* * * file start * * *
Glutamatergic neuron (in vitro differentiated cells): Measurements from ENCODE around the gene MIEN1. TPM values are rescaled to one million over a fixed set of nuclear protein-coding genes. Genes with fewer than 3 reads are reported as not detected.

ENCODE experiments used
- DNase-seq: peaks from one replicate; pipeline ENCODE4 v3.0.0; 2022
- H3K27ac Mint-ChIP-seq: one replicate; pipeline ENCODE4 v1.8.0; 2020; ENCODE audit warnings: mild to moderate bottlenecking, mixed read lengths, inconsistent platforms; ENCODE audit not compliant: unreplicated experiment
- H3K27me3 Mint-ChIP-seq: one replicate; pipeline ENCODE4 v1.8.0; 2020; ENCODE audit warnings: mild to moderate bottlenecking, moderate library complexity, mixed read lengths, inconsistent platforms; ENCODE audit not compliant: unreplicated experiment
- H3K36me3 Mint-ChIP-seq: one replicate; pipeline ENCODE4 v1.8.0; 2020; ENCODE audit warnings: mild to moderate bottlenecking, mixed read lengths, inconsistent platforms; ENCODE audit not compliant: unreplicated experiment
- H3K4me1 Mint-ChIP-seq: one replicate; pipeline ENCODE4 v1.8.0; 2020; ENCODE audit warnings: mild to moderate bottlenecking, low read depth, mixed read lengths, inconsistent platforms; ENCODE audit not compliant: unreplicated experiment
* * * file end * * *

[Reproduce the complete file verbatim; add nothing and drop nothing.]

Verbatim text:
Glutamatergic neuron (in vitro differentiated cells): Measurements from ENCODE around the gene MIEN1. TPM values are rescaled to one million over a fixed set of nuclear protein-coding genes. Genes with fewer than 3 reads are reported as not detected.

ENCODE experiments used
- DNase-seq: peaks from one replicate; pipeline ENCODE4 v3.0.0; 2022
- H3K27ac Mint-ChIP-seq: one replicate; pipeline ENCODE4 v1.8.0; 2020; ENCODE audit warnings: mild to moderate bottlenecking, mixed read lengths, inconsistent platforms; ENCODE audit not compliant: unreplicated experiment
- H3K27me3 Mint-ChIP-seq: one replicate; pipeline ENCODE4 v1.8.0; 2020; ENCODE audit warnings: mild to moderate bottlenecking, moderate library complexity, mixed read lengths, inconsistent platforms; ENCODE audit not compliant: unreplicated experiment
- H3K36me3 Mint-ChIP-seq: one replicate; pipeline ENCODE4 v1.8.0; 2020; ENCODE audit warnings: mild to moderate bottlenecking, mixed read lengths, inconsistent platforms; ENCODE audit not compliant: unreplicated experiment
- H3K4me1 Mint-ChIP-seq: one replicate; pipeline ENCODE4 v1.8.0; 2020; ENCODE audit warnings: mild to moderate bottlenecking, low read depth, mixed read lengths, inconsistent platforms; ENCODE audit not compliant: unreplicated experiment